Breakheart Pass (1975)

For most of this film treatment of MacLean's sole Western thriller (see my review of the book Breakheart Pass here), I was quite impressed. Apart from a few small details (and some necessary scene-condensing), the movie hews closely to the book's plot. Sure, Marica in the movie is the governor's mistress rather than his niece ... but you can excuse Hollywood for wanting to jazz things up a tad.

Near the end, though, my admiration dropped. Significant changes in the movie's denouement are a jarring change after so much true-to-the-source filming.

Despite this sudden dropoff, Breakheart Pass still bears watching for several reasons. Charles Bronson, while different from my mental image of the book's protagonist, employs his devil-may-care snideness well as he sniffs out and disposes of the bad guys. A couple of those baddies offer an interesting twist: former Super Bowl quarterback Joe Kapp and champion light-heavyweight boxer Archie Moore say few words but add a distinct physical presence.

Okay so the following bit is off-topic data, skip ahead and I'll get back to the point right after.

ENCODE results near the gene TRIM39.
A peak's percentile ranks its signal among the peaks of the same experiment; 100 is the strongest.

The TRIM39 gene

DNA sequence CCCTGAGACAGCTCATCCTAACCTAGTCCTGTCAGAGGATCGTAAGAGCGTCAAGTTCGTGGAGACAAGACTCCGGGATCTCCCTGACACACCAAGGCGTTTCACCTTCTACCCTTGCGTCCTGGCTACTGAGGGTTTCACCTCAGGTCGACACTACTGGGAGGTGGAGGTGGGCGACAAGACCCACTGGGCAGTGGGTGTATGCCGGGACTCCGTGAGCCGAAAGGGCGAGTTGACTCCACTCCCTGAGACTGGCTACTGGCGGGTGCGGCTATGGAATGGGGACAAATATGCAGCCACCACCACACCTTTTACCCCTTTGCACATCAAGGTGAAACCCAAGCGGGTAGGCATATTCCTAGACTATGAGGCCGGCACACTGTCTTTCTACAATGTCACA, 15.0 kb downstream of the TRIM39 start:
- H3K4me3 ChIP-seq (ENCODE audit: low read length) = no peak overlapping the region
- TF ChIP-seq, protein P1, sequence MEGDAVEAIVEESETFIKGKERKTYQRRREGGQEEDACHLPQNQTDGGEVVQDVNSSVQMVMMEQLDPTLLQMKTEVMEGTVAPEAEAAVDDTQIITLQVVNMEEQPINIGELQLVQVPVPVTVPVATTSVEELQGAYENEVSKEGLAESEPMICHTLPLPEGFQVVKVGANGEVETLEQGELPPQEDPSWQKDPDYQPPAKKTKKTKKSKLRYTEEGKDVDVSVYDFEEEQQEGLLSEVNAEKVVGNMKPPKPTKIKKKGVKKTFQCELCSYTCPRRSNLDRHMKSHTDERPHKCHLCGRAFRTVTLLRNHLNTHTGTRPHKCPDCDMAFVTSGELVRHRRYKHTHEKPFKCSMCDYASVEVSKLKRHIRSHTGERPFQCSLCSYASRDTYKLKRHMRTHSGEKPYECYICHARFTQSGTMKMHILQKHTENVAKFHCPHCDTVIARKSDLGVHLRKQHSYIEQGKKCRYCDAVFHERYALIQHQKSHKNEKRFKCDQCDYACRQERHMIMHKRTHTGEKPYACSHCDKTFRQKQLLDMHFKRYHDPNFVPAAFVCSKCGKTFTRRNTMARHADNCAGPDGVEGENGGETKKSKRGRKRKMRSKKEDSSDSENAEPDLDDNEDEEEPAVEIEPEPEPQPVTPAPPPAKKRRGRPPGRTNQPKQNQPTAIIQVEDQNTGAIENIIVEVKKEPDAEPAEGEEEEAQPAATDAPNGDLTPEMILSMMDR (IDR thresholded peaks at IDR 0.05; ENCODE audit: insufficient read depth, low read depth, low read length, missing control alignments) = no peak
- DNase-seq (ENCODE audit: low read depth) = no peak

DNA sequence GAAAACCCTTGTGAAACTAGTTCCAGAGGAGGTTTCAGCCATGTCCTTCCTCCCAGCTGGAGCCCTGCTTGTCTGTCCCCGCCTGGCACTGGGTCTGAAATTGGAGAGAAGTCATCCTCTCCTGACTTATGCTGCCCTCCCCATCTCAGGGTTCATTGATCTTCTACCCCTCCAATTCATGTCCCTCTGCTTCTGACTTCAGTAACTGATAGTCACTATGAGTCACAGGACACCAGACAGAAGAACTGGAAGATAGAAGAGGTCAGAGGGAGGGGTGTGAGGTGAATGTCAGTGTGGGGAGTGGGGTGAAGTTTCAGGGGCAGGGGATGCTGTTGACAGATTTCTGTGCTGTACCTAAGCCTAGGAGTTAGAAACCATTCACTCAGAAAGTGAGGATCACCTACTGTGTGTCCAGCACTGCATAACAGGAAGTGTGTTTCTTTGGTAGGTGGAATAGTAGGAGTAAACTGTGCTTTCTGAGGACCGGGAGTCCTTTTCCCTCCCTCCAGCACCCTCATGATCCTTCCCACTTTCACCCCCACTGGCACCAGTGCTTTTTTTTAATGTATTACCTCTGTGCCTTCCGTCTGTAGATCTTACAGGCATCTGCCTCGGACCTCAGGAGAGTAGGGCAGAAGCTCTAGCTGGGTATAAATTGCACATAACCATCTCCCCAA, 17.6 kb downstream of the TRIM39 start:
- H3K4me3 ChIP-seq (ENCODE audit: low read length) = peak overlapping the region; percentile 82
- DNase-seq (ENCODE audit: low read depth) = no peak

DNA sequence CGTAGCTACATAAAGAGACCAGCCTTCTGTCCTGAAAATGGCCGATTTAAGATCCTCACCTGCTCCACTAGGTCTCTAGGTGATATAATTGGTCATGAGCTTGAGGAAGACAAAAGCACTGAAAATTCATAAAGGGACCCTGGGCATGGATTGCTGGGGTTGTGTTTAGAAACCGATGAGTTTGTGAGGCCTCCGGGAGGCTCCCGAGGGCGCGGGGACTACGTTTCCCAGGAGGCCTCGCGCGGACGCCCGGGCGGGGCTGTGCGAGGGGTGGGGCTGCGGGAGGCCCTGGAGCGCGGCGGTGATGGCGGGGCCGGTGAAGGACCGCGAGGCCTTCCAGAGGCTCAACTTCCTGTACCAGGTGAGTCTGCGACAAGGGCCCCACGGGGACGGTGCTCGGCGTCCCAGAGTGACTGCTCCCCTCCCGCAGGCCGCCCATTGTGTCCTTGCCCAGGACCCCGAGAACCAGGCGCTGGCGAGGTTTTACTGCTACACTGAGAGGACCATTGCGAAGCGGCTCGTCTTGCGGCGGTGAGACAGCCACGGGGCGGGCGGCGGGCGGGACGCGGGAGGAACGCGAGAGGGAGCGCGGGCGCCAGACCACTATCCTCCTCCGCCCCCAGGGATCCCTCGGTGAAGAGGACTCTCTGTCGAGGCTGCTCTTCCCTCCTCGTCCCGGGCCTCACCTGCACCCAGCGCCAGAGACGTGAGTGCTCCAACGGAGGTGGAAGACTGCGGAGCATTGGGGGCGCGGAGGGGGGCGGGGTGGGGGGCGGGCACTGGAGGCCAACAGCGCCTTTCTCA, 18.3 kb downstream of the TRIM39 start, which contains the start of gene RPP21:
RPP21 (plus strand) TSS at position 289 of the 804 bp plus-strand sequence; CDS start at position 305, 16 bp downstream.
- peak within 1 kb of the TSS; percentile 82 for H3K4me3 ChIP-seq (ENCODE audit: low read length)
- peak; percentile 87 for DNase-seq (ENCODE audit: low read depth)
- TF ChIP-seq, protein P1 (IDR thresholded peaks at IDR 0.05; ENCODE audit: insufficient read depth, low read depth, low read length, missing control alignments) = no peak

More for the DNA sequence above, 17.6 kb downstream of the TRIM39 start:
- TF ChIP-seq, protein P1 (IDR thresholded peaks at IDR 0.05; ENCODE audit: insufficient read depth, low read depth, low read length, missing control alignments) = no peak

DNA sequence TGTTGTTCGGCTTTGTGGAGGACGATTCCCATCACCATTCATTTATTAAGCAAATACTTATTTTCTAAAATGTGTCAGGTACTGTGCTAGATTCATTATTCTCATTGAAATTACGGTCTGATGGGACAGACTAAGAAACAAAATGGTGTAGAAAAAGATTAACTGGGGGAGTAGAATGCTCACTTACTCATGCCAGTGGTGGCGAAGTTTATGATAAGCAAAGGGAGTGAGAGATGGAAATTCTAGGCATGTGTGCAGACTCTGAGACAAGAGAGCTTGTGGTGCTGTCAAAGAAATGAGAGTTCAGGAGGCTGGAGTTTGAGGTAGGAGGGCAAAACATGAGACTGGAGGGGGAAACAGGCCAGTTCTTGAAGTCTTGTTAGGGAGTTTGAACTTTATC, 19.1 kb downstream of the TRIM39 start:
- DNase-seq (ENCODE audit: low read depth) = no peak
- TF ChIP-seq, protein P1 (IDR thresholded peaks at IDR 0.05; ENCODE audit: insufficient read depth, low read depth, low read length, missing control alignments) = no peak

This isn't exactly an all-around Academy Award vehicle, though. Richard Crenna and Charles Durning are adequate in their large roles, but hardly inspiring. (The same goes for Ben Johnson, with whom I was unfamiliar.) Bronson's wife Jill Ireland comes off as a stiff leading lady, but to be fair, it's not written as a terribly sympathetic role.

Meanwhile, from the opening scene (which had cool Western-thriller music), the train chugs on and on and on, its load getting ever lighter (thanks to bodies getting flung off) as it gradually nears its destiny. Retro, sometimes hypnotic, and only occasionally cheesy, Breakheart Pass is worth a look.



(7 out of 10)